If there is a genetic component to a response to vaccination for BVD, it’s possible that the same genes would be involved, no matter what vaccine is being given. And it’s at least possible that a gene found to help regulate vaccine response in cattle could play an important role in vaccine response in other species of livestock or in humans.
Gonda and his colleagues are looking specifically at polymorphisms, or regions of genes where there are differences from animal to animal. Researchers are focusing in on genes that they know are important from an immunological standpoint such as the major histocompatability complex, a genomic region important to the immune system.
They’re also studying the leptin gene, which is thought to have a role in regulating the immune system. A polymorphism within the leptin gene has already been shown to affect vaccine response to a rabies vaccine in cattle by researchers at the University of Saskatchewan.
Eventually, Gonda said, his research could look at the entire genome.
“One of the biggest applications of genomics is going to be to identify molecular markers within genomes that can be used to select for traits in livestock,” Gonda said. “One of the long-term goals of the studies that I’m doing is to identify molecular markers or genes that are associated with vaccine response so that perhaps one day livestock producers can go out, and they can select animals that have favorable marker alleles for vaccine response and make their cattle healthier.”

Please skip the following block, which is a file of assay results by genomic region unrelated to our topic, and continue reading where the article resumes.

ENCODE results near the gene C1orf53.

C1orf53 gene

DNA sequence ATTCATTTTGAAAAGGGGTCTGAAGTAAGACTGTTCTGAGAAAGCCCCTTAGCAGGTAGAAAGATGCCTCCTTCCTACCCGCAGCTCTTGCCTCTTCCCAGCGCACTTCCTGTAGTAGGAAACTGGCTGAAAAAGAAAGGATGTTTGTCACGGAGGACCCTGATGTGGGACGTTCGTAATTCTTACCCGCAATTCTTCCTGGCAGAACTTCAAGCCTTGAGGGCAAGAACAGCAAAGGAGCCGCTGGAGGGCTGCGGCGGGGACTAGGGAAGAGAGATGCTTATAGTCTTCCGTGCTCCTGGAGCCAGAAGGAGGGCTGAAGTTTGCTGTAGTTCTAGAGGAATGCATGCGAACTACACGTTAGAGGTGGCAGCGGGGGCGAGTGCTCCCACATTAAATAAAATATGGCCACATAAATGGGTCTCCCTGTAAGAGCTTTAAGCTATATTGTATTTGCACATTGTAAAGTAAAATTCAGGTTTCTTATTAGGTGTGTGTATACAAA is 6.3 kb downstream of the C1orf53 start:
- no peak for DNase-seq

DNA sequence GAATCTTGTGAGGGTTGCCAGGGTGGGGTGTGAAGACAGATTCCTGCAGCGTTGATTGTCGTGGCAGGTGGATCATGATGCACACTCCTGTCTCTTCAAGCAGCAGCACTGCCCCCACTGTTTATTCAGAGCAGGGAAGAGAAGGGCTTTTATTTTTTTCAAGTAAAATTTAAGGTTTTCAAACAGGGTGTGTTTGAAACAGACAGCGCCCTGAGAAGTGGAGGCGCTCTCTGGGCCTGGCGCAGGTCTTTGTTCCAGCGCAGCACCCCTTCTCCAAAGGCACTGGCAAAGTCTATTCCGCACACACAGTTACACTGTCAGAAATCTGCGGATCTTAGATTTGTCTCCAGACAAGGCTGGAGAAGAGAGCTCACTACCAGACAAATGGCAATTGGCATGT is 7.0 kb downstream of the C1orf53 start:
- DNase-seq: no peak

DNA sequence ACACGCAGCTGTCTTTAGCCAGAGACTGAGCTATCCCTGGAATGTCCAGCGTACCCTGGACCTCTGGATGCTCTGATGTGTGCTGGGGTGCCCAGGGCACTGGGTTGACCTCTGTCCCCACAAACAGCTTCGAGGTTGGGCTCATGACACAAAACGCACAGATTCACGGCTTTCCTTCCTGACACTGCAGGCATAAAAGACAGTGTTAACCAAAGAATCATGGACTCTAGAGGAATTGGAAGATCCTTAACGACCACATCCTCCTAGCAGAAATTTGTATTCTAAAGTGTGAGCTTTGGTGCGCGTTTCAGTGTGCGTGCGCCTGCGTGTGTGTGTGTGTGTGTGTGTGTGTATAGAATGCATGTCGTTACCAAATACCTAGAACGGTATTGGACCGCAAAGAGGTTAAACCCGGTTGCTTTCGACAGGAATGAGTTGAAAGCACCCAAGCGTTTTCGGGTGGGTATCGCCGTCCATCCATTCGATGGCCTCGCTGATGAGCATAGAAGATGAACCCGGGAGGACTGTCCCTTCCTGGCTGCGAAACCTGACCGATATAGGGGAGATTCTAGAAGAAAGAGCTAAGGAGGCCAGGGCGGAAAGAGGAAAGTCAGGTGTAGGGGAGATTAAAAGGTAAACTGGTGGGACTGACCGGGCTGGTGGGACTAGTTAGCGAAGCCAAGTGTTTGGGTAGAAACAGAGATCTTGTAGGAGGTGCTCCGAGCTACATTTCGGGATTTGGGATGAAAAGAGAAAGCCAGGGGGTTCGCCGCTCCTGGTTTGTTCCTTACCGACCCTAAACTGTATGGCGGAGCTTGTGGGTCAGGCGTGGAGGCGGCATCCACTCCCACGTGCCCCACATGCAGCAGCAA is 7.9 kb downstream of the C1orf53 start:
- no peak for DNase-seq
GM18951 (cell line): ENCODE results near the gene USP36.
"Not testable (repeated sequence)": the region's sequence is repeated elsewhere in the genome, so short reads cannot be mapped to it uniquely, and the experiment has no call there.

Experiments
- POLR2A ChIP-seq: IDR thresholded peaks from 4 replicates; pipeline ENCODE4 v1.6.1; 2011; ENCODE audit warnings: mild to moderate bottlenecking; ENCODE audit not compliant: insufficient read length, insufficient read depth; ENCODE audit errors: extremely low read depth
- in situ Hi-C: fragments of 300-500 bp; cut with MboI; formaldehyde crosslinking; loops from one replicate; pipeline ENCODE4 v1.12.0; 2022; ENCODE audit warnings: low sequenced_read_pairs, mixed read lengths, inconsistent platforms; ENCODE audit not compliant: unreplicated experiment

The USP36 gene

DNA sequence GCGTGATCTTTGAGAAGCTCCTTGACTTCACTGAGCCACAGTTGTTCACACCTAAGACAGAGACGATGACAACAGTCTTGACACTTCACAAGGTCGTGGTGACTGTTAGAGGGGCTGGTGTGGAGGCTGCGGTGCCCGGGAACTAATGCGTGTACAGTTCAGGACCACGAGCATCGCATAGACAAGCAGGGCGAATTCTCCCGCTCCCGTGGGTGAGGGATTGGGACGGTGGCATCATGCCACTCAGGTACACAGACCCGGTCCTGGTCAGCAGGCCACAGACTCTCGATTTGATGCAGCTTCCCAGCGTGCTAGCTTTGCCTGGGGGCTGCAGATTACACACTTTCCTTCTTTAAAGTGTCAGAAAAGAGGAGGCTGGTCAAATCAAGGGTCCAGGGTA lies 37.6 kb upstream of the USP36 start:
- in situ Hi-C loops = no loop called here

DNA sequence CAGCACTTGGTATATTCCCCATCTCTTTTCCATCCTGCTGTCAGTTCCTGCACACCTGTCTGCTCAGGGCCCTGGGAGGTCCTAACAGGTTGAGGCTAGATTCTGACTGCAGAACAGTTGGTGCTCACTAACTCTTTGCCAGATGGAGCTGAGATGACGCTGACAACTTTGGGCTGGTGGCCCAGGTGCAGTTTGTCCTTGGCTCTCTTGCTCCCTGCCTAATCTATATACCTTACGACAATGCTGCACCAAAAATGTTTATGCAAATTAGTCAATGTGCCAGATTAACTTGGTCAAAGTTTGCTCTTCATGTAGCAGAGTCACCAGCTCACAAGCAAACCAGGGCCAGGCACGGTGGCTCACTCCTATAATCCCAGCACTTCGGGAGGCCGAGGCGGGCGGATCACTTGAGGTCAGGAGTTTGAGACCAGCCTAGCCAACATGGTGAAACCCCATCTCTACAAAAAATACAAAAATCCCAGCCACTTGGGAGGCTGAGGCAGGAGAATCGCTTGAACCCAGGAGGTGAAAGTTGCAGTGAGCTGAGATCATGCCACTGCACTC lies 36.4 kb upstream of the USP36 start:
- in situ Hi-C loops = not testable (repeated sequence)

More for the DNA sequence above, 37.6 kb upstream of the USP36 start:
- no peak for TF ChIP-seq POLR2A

The South Dakota Agricultural Experiment Station is funding the research.
Jeanne Jones Manzer | Newswise Science News
Bacteria as pacemaker for the intestine
22.11.2017 | Christian-Albrechts-Universität zu Kiel
Researchers identify how bacterium survives in oxygen-poor environments
22.11.2017 | Columbia University
The WHO reports an estimated 429,000 malaria deaths each year. The disease mostly affects tropical and subtropical regions and in particular the African continent. The Fraunhofer Institute for Silicate Research ISC teamed up with the Fraunhofer Institute for Molecular Biology and Applied Ecology IME and the Institute of Tropical Medicine at the University of Tübingen for a new test method to detect malaria parasites in blood. The idea of the research project “NanoFRET” is to develop a highly sensitive and reliable rapid diagnostic test so that patient treatment can begin as early as possible.
Malaria is caused by parasites transmitted by mosquito bite. The most dangerous form of malaria is malaria tropica. Left untreated, it is fatal in most cases....